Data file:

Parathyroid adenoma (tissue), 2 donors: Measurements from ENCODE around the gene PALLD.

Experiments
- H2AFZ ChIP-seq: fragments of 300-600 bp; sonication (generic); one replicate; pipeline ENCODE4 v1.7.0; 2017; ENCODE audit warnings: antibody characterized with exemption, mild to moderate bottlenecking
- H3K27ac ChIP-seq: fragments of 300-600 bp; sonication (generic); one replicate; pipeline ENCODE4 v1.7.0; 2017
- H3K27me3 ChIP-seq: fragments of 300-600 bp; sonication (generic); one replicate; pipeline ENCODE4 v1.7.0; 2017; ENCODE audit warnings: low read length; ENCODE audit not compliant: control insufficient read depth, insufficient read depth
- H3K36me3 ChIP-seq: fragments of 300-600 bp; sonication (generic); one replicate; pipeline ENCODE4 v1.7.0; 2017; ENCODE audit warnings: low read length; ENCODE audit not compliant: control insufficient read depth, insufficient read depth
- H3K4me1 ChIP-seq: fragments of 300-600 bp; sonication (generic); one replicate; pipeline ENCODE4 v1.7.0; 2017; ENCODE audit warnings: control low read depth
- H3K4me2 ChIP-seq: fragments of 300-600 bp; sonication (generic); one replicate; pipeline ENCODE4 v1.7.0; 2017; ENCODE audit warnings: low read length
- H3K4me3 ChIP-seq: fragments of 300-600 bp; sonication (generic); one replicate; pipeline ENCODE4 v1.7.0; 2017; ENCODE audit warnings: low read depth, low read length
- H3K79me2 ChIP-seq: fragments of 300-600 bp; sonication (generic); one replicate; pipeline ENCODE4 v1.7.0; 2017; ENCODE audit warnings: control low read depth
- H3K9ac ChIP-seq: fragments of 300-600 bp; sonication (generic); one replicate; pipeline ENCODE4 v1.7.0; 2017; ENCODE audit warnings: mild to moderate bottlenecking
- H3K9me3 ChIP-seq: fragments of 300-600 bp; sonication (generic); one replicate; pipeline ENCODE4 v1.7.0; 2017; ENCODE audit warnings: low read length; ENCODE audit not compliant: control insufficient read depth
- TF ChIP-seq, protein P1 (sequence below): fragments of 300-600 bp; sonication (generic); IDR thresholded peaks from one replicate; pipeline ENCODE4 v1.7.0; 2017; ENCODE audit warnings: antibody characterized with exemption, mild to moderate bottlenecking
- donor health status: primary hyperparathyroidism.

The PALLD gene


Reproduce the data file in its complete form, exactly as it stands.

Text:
Parathyroid adenoma (tissue), 2 donors: Measurements from ENCODE around the gene PALLD.

Experiments
- H2AFZ ChIP-seq: fragments of 300-600 bp; sonication (generic); one replicate; pipeline ENCODE4 v1.7.0; 2017; ENCODE audit warnings: antibody characterized with exemption, mild to moderate bottlenecking
- H3K27ac ChIP-seq: fragments of 300-600 bp; sonication (generic); one replicate; pipeline ENCODE4 v1.7.0; 2017
- H3K27me3 ChIP-seq: fragments of 300-600 bp; sonication (generic); one replicate; pipeline ENCODE4 v1.7.0; 2017; ENCODE audit warnings: low read length; ENCODE audit not compliant: control insufficient read depth, insufficient read depth
- H3K36me3 ChIP-seq: fragments of 300-600 bp; sonication (generic); one replicate; pipeline ENCODE4 v1.7.0; 2017; ENCODE audit warnings: low read length; ENCODE audit not compliant: control insufficient read depth, insufficient read depth
- H3K4me1 ChIP-seq: fragments of 300-600 bp; sonication (generic); one replicate; pipeline ENCODE4 v1.7.0; 2017; ENCODE audit warnings: control low read depth
- H3K4me2 ChIP-seq: fragments of 300-600 bp; sonication (generic); one replicate; pipeline ENCODE4 v1.7.0; 2017; ENCODE audit warnings: low read length
- H3K4me3 ChIP-seq: fragments of 300-600 bp; sonication (generic); one replicate; pipeline ENCODE4 v1.7.0; 2017; ENCODE audit warnings: low read depth, low read length
- H3K79me2 ChIP-seq: fragments of 300-600 bp; sonication (generic); one replicate; pipeline ENCODE4 v1.7.0; 2017; ENCODE audit warnings: control low read depth
- H3K9ac ChIP-seq: fragments of 300-600 bp; sonication (generic); one replicate; pipeline ENCODE4 v1.7.0; 2017; ENCODE audit warnings: mild to moderate bottlenecking
- H3K9me3 ChIP-seq: fragments of 300-600 bp; sonication (generic); one replicate; pipeline ENCODE4 v1.7.0; 2017; ENCODE audit warnings: low read length; ENCODE audit not compliant: control insufficient read depth
- TF ChIP-seq, protein P1 (sequence below): fragments of 300-600 bp; sonication (generic); IDR thresholded peaks from one replicate; pipeline ENCODE4 v1.7.0; 2017; ENCODE audit warnings: antibody characterized with exemption, mild to moderate bottlenecking
- donor health status: primary hyperparathyroidism.

The PALLD gene